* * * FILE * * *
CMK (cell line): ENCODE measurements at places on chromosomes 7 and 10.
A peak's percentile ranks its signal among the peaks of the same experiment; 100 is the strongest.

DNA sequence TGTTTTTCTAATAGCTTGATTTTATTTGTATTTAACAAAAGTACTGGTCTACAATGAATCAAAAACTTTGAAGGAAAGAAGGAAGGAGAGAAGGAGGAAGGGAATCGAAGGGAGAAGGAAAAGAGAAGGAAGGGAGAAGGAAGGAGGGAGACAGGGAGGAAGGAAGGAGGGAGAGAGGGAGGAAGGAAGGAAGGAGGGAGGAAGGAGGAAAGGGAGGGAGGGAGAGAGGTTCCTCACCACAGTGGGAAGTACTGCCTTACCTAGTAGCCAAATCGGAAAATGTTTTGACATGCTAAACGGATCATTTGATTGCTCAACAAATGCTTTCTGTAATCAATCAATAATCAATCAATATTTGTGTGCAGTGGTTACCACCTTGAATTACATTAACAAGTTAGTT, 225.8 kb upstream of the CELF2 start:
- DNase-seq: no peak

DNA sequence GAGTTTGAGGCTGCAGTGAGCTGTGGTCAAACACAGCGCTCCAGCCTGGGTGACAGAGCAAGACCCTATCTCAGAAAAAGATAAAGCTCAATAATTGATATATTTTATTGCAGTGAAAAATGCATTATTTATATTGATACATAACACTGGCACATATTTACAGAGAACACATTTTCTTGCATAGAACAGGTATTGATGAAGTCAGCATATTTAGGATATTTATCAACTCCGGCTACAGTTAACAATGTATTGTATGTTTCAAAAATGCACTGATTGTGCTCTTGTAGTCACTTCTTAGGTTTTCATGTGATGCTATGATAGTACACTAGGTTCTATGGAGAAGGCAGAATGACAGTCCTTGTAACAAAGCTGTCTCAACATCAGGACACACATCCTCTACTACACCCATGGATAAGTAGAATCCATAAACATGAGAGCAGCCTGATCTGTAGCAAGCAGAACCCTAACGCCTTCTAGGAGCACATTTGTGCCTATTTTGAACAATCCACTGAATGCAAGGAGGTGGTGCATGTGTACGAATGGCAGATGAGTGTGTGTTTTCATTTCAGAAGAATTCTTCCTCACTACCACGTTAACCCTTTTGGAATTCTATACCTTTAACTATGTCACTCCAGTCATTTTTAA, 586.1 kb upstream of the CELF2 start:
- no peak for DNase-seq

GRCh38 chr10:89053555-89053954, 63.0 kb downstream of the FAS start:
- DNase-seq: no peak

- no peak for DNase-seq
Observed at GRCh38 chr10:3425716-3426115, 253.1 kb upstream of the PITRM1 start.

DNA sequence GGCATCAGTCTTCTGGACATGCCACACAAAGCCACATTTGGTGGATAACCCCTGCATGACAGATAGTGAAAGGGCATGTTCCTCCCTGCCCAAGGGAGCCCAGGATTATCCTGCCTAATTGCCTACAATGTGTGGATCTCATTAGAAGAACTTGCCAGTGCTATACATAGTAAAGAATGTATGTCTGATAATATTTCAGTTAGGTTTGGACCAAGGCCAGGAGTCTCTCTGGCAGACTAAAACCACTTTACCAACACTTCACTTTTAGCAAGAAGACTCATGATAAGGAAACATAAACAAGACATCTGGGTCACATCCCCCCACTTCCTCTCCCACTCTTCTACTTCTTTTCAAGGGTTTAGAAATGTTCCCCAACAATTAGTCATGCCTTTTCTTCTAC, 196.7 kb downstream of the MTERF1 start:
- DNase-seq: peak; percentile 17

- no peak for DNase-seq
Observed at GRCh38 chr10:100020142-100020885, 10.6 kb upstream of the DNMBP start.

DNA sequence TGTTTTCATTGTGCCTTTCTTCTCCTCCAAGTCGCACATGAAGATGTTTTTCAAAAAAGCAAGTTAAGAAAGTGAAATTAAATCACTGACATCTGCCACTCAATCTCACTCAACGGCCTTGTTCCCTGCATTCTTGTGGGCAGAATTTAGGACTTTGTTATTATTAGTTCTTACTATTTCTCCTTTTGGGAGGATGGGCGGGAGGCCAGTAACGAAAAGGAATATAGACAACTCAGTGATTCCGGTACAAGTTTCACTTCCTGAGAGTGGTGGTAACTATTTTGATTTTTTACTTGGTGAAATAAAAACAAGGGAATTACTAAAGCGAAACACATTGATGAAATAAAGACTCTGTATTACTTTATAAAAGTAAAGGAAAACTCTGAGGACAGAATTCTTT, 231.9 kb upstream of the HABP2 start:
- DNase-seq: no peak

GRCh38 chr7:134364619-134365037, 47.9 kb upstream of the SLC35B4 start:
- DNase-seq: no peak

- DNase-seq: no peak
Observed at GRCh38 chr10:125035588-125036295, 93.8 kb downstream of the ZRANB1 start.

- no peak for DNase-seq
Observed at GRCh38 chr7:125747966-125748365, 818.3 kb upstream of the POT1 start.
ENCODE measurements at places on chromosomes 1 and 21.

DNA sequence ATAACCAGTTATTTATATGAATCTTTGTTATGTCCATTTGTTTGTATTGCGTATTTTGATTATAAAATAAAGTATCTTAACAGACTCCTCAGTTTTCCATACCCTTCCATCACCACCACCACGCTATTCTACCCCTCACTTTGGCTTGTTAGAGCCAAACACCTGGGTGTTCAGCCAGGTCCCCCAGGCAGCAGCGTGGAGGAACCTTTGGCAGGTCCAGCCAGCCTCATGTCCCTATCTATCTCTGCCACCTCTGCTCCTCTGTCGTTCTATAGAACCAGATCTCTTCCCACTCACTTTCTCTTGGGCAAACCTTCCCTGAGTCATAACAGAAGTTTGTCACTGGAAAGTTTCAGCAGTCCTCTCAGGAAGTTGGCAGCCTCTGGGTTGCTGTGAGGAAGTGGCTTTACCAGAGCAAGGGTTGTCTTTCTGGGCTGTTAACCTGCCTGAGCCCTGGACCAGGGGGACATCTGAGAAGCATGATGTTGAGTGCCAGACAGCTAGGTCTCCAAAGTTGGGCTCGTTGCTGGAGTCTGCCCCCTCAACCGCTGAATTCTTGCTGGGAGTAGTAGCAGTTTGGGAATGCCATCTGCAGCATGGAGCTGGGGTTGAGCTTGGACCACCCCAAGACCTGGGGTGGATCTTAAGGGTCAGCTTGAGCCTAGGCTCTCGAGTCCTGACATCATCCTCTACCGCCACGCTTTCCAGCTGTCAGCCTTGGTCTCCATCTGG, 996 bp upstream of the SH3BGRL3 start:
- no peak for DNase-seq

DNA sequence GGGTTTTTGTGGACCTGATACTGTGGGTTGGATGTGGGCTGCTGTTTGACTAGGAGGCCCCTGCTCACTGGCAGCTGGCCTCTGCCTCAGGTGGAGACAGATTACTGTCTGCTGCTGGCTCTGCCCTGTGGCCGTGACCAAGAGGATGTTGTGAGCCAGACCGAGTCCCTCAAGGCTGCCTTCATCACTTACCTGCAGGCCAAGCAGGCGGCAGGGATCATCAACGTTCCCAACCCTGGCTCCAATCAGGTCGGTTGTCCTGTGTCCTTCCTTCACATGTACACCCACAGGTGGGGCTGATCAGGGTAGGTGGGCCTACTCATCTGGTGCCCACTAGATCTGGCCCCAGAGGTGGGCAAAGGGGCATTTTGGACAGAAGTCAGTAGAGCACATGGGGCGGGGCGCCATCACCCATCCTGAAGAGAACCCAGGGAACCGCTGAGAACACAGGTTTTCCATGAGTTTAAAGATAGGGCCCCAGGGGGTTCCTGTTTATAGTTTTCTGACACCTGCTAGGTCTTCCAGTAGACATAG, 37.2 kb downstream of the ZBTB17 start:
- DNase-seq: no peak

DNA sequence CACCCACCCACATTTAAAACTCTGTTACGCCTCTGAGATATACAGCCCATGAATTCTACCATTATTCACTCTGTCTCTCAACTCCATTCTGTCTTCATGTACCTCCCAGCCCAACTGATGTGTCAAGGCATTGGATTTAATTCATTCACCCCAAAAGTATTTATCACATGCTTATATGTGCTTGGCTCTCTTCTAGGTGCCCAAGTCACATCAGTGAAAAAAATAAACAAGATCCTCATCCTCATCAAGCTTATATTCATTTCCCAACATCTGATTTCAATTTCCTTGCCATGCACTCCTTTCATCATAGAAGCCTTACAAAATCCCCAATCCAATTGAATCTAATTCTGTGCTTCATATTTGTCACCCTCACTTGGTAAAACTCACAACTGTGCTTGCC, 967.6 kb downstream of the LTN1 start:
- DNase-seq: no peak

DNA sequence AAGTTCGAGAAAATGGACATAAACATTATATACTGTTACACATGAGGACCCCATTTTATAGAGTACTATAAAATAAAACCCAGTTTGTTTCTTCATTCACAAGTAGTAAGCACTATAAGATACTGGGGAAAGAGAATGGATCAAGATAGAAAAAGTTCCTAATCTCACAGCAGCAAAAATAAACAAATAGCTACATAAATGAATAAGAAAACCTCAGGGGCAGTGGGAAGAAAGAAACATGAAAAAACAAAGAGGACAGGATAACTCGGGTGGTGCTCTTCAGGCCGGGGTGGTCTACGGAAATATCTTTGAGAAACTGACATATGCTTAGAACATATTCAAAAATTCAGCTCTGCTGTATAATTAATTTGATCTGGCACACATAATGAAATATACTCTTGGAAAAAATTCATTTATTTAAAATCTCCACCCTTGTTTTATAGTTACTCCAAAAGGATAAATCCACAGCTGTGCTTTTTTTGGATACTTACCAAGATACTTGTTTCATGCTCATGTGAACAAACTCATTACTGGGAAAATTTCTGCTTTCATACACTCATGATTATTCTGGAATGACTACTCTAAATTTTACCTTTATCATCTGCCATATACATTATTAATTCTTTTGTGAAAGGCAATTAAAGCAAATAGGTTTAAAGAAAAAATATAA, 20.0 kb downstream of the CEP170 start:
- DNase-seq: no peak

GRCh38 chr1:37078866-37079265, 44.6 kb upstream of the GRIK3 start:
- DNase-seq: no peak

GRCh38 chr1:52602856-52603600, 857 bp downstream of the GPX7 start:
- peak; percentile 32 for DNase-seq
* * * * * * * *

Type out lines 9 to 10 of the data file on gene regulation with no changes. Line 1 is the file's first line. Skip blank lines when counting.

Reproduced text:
- no peak for DNase-seq
Observed at GRCh38 chr10:3425716-3426115, 253.1 kb upstream of the PITRM1 start.